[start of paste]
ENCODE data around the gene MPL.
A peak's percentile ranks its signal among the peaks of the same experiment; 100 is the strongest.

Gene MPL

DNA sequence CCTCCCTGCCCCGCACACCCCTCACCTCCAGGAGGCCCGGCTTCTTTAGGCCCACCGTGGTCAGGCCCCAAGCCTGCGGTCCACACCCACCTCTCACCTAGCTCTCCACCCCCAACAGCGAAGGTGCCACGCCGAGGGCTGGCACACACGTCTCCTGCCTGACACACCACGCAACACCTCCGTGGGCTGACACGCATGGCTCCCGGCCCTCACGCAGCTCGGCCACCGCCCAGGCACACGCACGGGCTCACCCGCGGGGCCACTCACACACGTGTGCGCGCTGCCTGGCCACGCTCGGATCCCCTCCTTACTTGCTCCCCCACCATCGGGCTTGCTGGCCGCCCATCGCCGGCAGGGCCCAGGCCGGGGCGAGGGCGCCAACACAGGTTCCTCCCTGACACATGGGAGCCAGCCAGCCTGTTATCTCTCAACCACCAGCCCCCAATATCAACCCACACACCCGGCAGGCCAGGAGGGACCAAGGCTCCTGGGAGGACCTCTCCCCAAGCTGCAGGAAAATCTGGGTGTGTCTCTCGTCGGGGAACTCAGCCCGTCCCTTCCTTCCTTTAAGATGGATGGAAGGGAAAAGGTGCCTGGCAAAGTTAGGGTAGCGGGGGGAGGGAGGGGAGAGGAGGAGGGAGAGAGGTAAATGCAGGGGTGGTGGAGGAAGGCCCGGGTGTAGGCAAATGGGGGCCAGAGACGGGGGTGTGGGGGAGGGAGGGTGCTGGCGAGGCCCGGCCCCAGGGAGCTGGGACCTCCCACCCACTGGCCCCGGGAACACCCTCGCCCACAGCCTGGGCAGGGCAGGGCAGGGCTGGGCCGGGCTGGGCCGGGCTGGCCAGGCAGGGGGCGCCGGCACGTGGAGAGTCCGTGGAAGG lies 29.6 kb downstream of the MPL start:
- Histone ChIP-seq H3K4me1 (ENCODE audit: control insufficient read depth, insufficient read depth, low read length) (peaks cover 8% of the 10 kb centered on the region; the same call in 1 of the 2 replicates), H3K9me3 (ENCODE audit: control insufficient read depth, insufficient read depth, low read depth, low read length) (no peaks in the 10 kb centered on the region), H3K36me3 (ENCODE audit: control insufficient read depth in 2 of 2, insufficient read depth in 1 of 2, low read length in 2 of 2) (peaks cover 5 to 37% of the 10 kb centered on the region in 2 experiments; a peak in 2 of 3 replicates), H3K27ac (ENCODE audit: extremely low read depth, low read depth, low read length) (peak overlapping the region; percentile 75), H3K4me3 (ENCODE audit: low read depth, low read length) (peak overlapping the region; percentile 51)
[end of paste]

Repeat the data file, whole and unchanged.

ENCODE data around the gene MPL.
A peak's percentile ranks its signal among the peaks of the same experiment; 100 is the strongest.

Gene MPL

DNA sequence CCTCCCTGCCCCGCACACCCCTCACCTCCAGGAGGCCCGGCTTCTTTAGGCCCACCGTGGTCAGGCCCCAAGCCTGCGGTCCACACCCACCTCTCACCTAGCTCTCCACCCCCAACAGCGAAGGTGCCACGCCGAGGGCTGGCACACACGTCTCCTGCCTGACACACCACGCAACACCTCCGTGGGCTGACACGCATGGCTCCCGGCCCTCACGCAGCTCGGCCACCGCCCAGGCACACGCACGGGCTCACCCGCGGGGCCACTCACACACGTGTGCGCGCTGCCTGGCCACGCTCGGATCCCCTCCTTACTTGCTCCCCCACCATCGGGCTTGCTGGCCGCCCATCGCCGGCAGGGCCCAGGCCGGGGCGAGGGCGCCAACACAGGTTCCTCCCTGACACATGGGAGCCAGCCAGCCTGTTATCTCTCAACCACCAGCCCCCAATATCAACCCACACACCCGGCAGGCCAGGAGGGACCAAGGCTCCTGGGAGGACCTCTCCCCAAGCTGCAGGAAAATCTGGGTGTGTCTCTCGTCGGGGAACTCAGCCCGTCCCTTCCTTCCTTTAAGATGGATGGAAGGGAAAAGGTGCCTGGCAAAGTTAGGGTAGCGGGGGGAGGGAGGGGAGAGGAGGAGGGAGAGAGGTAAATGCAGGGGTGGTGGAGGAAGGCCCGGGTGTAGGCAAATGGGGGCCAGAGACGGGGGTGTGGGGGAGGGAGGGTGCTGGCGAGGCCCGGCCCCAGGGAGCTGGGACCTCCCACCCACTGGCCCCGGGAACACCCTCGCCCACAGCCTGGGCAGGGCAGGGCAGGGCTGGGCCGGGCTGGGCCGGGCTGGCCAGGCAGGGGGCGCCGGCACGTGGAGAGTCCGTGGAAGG lies 29.6 kb downstream of the MPL start:
- Histone ChIP-seq H3K4me1 (ENCODE audit: control insufficient read depth, insufficient read depth, low read length) (peaks cover 8% of the 10 kb centered on the region; the same call in 1 of the 2 replicates), H3K9me3 (ENCODE audit: control insufficient read depth, insufficient read depth, low read depth, low read length) (no peaks in the 10 kb centered on the region), H3K36me3 (ENCODE audit: control insufficient read depth in 2 of 2, insufficient read depth in 1 of 2, low read length in 2 of 2) (peaks cover 5 to 37% of the 10 kb centered on the region in 2 experiments; a peak in 2 of 3 replicates), H3K27ac (ENCODE audit: extremely low read depth, low read depth, low read length) (peak overlapping the region; percentile 75), H3K4me3 (ENCODE audit: low read depth, low read length) (peak overlapping the region; percentile 51)